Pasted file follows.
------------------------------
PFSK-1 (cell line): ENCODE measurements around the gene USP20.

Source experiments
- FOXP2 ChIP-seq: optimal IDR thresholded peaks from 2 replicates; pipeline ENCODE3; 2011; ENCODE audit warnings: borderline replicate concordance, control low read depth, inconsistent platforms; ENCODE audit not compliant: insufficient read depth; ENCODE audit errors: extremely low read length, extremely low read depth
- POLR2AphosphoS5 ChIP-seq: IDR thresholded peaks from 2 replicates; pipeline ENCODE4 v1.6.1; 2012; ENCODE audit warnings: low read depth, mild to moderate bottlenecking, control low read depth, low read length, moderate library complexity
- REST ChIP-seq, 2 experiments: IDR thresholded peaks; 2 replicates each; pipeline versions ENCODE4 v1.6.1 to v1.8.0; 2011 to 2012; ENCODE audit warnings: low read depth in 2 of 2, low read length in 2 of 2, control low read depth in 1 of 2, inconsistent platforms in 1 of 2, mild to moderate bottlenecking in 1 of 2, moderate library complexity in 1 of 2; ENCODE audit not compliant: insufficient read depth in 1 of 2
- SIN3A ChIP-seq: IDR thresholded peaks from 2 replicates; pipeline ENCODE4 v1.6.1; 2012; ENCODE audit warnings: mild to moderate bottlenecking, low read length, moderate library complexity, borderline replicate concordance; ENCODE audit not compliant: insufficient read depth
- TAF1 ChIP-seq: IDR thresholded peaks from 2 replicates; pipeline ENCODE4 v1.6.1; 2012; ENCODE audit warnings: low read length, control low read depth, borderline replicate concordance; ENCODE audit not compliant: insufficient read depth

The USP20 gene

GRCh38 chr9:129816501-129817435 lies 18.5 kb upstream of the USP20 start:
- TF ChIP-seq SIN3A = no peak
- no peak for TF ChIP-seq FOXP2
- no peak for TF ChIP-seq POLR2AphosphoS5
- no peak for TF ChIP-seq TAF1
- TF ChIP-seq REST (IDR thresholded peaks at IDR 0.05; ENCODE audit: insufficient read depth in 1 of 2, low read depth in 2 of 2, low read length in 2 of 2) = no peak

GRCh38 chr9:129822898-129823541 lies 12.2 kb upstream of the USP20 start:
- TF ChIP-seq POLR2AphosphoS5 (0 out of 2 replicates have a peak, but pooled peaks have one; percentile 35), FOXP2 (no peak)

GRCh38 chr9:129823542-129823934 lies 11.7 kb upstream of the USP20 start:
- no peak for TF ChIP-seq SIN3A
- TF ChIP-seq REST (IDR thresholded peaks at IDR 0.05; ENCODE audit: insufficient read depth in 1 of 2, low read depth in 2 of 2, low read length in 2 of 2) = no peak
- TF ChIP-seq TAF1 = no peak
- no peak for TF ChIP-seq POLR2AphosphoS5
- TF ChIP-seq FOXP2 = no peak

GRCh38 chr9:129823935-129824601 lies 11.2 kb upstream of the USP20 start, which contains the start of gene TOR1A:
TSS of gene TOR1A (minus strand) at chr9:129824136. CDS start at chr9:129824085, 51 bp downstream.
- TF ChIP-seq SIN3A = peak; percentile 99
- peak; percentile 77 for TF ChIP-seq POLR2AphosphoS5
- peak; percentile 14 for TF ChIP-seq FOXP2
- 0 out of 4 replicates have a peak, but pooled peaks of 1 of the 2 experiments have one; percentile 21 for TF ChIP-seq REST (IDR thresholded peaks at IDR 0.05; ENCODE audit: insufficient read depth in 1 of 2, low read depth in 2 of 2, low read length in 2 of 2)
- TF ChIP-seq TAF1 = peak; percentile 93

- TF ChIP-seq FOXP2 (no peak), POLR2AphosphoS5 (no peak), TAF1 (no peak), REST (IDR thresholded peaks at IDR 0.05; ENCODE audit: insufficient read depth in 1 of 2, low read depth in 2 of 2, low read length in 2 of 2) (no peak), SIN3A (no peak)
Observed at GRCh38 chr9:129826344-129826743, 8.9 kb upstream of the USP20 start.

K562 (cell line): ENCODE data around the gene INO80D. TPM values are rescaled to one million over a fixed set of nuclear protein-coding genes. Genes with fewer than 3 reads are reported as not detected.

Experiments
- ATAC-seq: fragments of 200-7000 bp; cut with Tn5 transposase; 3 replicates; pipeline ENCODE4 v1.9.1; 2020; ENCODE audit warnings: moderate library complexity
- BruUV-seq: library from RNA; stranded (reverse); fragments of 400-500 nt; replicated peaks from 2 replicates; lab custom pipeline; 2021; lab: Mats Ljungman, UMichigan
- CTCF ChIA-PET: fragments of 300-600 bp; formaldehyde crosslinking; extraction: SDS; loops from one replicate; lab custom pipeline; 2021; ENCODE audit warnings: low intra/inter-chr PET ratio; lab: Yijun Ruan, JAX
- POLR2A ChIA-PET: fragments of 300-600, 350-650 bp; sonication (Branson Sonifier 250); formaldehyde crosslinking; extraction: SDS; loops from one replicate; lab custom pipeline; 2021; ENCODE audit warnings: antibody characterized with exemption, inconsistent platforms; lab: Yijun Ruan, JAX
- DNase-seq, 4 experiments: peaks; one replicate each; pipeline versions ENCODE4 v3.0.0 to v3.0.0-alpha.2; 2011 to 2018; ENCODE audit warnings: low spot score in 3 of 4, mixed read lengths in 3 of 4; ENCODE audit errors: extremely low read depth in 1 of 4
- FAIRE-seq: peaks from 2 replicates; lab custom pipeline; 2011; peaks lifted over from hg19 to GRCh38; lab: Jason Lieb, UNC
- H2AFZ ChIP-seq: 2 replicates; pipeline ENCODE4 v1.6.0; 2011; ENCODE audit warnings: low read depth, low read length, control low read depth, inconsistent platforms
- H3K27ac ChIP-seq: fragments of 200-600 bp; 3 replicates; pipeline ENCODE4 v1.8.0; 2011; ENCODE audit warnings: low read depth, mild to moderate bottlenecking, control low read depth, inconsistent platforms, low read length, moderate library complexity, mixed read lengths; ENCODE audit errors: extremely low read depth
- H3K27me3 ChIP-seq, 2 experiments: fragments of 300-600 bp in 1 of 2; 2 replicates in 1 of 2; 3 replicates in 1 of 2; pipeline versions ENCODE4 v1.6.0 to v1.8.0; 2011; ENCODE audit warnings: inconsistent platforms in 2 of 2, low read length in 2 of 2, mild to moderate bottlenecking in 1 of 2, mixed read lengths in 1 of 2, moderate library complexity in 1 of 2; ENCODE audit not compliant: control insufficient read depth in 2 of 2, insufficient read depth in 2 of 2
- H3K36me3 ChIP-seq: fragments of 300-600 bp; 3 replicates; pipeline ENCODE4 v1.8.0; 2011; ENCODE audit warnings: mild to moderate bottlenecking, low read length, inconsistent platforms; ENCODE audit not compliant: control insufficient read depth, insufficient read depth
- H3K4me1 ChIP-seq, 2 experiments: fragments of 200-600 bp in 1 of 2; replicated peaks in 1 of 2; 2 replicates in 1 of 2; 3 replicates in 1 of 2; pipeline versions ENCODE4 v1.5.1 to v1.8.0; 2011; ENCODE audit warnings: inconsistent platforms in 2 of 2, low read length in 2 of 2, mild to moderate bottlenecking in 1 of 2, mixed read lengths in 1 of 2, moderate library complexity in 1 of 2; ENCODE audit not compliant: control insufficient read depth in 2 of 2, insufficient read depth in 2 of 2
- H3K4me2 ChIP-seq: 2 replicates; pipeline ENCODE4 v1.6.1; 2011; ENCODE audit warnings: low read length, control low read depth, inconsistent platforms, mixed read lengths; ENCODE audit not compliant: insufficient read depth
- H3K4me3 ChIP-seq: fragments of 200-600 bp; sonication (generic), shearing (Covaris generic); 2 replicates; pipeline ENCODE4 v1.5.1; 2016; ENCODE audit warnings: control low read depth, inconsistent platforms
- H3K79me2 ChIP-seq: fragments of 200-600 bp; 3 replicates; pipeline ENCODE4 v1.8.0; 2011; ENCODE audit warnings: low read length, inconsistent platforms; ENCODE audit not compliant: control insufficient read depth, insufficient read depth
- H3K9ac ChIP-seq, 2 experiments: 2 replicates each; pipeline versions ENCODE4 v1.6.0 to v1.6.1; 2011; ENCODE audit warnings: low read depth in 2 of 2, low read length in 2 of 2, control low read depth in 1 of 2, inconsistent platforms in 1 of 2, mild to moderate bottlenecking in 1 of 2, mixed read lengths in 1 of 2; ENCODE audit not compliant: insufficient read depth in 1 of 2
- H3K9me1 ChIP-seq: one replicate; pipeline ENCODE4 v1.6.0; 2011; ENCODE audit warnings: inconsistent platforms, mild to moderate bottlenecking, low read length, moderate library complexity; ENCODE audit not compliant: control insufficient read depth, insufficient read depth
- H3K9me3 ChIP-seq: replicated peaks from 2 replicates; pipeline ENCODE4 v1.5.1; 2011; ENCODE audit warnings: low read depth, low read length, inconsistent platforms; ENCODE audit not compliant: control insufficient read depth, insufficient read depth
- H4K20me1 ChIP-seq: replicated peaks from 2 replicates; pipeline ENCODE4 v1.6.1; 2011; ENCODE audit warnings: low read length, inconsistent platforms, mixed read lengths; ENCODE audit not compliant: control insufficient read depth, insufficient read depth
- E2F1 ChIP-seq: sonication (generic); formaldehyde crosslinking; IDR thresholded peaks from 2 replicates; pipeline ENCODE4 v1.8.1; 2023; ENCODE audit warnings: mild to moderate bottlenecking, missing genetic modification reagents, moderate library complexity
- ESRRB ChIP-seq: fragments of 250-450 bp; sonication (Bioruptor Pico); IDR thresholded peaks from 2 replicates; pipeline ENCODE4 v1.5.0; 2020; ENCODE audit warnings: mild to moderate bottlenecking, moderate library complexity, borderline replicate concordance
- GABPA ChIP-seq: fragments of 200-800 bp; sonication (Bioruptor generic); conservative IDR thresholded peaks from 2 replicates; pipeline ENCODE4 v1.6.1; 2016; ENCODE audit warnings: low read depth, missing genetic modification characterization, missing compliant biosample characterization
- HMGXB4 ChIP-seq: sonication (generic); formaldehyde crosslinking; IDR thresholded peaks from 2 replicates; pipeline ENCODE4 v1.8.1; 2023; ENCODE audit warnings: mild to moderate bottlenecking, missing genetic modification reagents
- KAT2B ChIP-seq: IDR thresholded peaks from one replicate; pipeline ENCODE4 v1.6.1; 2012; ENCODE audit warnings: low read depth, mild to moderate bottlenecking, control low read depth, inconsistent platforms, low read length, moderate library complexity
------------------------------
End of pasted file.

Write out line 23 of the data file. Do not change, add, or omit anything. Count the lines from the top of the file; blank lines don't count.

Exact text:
GRCh38 chr9:129823935-129824601 lies 11.2 kb upstream of the USP20 start, which contains the start of gene TOR1A: